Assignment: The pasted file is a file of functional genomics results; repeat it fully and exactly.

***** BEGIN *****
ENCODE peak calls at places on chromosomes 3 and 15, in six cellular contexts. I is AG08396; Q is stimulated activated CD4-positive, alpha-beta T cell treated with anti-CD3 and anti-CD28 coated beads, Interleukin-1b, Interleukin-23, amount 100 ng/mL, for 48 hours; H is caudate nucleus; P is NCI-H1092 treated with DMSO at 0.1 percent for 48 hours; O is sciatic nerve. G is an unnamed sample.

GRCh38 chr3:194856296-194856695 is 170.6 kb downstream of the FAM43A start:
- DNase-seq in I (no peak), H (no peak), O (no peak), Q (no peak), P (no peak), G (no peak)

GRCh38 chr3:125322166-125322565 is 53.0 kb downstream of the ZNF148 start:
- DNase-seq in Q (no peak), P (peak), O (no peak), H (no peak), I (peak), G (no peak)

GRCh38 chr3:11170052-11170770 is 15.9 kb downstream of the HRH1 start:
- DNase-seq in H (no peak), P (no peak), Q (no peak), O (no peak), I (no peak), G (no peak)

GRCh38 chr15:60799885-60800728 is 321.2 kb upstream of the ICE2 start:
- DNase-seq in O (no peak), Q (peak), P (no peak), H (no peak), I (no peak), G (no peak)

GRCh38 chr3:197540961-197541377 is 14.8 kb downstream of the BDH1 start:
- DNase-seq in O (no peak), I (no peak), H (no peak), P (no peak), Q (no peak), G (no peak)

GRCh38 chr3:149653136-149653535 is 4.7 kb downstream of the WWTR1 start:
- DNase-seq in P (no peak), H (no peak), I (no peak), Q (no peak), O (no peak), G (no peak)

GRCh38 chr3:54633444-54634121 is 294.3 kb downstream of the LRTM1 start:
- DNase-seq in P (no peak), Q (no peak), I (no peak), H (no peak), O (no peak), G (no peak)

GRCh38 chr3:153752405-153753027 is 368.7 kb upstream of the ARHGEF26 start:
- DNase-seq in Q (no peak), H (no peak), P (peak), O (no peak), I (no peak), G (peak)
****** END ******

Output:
ENCODE peak calls at places on chromosomes 3 and 15, in six cellular contexts. I is AG08396; Q is stimulated activated CD4-positive, alpha-beta T cell treated with anti-CD3 and anti-CD28 coated beads, Interleukin-1b, Interleukin-23, amount 100 ng/mL, for 48 hours; H is caudate nucleus; P is NCI-H1092 treated with DMSO at 0.1 percent for 48 hours; O is sciatic nerve. G is an unnamed sample.

GRCh38 chr3:194856296-194856695 is 170.6 kb downstream of the FAM43A start:
- DNase-seq in I (no peak), H (no peak), O (no peak), Q (no peak), P (no peak), G (no peak)

GRCh38 chr3:125322166-125322565 is 53.0 kb downstream of the ZNF148 start:
- DNase-seq in Q (no peak), P (peak), O (no peak), H (no peak), I (peak), G (no peak)

GRCh38 chr3:11170052-11170770 is 15.9 kb downstream of the HRH1 start:
- DNase-seq in H (no peak), P (no peak), Q (no peak), O (no peak), I (no peak), G (no peak)

GRCh38 chr15:60799885-60800728 is 321.2 kb upstream of the ICE2 start:
- DNase-seq in O (no peak), Q (peak), P (no peak), H (no peak), I (no peak), G (no peak)

GRCh38 chr3:197540961-197541377 is 14.8 kb downstream of the BDH1 start:
- DNase-seq in O (no peak), I (no peak), H (no peak), P (no peak), Q (no peak), G (no peak)

GRCh38 chr3:149653136-149653535 is 4.7 kb downstream of the WWTR1 start:
- DNase-seq in P (no peak), H (no peak), I (no peak), Q (no peak), O (no peak), G (no peak)

GRCh38 chr3:54633444-54634121 is 294.3 kb downstream of the LRTM1 start:
- DNase-seq in P (no peak), Q (no peak), I (no peak), H (no peak), O (no peak), G (no peak)

GRCh38 chr3:153752405-153753027 is 368.7 kb upstream of the ARHGEF26 start:
- DNase-seq in Q (no peak), H (no peak), P (peak), O (no peak), I (no peak), G (peak)